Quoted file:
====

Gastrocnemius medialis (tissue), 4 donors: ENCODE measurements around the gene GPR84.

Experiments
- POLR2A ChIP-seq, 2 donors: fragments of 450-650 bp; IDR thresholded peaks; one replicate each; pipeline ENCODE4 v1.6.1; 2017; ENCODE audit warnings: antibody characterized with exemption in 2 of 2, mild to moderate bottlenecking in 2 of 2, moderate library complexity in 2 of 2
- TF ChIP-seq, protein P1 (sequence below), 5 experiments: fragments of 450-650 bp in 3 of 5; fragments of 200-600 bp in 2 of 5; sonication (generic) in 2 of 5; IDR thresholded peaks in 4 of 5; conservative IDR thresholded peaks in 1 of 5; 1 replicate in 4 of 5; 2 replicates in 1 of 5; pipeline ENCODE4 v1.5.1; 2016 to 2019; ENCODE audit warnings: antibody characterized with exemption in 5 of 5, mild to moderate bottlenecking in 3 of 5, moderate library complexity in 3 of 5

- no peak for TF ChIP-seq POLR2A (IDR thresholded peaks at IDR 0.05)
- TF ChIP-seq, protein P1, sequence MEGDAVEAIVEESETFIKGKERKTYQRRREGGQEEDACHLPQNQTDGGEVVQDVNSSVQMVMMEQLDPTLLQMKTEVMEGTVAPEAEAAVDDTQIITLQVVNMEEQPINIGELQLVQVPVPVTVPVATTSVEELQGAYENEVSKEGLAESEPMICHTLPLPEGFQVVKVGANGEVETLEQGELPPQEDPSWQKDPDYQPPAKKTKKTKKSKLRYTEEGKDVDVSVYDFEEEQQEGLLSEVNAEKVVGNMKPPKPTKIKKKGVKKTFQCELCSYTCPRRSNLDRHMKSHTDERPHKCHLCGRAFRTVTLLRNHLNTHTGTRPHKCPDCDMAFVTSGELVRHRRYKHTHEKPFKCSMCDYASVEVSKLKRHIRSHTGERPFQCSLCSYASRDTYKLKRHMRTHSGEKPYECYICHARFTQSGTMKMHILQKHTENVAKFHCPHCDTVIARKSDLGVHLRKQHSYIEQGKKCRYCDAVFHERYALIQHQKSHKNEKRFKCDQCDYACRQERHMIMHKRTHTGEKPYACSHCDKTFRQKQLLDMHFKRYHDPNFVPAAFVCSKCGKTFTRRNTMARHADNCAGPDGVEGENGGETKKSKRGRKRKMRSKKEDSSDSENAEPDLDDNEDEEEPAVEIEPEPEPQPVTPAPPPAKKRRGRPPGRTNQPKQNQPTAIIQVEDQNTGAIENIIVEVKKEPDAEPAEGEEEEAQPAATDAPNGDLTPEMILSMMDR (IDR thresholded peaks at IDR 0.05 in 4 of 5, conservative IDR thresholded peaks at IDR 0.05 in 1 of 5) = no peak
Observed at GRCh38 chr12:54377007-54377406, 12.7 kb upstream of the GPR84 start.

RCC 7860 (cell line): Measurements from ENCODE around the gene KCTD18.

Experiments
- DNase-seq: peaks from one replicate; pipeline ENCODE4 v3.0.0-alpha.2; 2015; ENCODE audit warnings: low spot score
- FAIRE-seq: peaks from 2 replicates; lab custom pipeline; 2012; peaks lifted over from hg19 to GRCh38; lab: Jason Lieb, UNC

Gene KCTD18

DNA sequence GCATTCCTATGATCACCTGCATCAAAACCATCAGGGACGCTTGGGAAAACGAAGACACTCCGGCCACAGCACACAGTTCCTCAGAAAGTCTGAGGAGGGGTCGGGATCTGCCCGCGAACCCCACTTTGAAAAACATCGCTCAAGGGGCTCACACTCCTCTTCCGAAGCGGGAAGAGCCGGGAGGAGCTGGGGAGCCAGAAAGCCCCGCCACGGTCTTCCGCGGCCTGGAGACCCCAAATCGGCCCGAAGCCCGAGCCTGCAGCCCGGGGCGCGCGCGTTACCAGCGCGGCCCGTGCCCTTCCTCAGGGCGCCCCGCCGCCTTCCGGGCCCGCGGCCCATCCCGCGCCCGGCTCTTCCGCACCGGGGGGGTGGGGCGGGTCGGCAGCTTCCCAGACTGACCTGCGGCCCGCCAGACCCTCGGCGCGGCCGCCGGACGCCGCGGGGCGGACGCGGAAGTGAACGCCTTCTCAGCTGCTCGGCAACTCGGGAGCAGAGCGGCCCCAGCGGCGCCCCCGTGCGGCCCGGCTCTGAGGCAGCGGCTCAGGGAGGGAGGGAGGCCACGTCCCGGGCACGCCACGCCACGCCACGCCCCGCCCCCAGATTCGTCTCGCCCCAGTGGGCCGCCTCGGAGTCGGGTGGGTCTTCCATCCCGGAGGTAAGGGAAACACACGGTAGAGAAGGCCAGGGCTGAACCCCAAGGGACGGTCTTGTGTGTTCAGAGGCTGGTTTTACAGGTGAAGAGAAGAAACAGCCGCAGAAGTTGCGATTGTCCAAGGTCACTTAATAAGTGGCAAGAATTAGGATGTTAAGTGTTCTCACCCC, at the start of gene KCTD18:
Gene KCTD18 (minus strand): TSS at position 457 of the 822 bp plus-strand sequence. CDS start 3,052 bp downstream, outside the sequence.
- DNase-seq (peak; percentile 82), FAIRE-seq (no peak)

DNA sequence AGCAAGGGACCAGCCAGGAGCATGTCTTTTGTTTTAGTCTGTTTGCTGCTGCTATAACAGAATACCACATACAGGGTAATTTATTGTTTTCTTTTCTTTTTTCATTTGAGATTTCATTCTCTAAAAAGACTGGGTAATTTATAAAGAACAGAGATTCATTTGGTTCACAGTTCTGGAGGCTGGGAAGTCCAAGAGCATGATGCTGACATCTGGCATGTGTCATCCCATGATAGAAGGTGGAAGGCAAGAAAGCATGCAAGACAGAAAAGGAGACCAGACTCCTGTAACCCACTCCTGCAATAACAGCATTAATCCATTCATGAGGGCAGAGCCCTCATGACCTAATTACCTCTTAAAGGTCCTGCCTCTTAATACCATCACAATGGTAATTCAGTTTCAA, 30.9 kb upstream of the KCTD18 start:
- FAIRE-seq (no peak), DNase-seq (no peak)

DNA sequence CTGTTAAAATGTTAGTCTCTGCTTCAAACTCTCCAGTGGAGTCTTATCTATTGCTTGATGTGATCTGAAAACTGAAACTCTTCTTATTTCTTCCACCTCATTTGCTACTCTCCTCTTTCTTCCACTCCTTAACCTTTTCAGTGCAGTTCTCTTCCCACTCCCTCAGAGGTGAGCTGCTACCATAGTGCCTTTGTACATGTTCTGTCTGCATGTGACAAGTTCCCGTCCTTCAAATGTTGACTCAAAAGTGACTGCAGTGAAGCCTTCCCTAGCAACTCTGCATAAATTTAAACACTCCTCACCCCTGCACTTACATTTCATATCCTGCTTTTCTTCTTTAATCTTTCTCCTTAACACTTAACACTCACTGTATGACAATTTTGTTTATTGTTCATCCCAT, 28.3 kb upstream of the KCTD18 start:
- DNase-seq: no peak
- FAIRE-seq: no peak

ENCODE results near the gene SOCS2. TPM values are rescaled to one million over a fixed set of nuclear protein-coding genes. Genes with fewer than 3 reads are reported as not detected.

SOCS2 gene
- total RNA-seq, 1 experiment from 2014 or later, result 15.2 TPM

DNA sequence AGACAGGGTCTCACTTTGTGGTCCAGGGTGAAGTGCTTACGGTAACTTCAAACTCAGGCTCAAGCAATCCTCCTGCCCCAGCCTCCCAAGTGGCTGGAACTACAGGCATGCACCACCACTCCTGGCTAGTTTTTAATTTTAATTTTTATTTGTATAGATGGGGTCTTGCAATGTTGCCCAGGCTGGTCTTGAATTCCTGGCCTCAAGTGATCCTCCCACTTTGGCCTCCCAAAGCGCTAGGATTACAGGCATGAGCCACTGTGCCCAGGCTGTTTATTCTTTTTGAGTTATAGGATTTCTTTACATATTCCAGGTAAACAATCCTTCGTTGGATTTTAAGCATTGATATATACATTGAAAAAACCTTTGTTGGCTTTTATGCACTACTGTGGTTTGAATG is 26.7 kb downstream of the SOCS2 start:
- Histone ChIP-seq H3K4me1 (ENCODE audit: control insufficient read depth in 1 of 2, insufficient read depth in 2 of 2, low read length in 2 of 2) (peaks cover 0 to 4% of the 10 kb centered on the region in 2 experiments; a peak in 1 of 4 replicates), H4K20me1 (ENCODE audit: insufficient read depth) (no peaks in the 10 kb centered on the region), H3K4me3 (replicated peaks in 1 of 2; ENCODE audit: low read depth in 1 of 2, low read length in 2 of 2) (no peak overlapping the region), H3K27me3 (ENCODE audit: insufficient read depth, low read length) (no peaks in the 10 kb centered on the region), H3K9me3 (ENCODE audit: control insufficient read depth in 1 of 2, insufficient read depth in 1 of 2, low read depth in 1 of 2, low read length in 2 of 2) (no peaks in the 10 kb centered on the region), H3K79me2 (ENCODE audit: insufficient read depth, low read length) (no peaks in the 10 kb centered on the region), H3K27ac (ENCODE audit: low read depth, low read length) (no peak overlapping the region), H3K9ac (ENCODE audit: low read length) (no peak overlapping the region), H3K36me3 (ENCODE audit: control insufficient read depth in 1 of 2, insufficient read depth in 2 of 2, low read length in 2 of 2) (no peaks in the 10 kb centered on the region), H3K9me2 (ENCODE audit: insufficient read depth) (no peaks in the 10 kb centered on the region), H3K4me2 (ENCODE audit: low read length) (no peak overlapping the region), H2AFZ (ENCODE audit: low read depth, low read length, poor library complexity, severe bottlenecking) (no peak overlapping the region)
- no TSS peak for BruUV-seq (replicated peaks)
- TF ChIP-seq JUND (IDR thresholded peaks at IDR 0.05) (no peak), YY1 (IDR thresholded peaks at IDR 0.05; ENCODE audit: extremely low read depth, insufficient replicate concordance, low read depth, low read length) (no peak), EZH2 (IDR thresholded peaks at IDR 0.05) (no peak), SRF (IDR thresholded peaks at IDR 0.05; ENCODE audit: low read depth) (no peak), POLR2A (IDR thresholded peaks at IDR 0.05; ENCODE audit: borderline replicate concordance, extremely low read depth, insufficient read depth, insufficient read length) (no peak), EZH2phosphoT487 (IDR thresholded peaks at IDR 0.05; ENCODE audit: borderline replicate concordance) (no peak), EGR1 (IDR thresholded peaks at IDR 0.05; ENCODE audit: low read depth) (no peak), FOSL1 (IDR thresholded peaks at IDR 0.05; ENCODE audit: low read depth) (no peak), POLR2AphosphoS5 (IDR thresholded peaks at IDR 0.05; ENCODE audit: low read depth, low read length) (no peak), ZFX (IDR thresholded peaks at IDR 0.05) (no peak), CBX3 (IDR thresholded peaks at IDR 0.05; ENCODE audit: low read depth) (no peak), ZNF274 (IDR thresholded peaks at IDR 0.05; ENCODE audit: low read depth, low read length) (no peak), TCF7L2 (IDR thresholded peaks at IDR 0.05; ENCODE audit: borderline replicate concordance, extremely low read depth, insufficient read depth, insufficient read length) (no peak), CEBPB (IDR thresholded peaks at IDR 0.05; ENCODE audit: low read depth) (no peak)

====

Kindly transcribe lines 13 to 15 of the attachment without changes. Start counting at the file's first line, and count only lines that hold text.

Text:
DNA sequence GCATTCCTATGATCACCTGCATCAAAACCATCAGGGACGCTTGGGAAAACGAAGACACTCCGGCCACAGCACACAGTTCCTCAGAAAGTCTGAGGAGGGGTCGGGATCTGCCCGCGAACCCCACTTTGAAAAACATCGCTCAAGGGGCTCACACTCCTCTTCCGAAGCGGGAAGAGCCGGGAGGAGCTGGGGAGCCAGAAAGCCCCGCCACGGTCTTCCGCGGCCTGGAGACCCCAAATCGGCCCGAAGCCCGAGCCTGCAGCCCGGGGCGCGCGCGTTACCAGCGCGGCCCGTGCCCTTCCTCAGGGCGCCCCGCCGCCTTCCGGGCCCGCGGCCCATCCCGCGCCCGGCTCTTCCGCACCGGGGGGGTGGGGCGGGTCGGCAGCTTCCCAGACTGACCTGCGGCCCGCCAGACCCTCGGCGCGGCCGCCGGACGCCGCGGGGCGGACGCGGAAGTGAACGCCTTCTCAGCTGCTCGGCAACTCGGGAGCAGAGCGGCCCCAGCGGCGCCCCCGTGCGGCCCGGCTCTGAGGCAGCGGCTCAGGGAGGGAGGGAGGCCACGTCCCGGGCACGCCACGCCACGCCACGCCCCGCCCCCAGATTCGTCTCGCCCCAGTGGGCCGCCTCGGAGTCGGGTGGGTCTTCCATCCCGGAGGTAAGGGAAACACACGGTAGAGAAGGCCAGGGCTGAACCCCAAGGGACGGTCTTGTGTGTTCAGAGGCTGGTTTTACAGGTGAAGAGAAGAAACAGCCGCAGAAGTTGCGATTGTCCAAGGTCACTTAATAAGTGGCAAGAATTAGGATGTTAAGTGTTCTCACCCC, at the start of gene KCTD18:
Gene KCTD18 (minus strand): TSS at position 457 of the 822 bp plus-strand sequence. CDS start 3,052 bp downstream, outside the sequence.
- DNase-seq (peak; percentile 82), FAIRE-seq (no peak)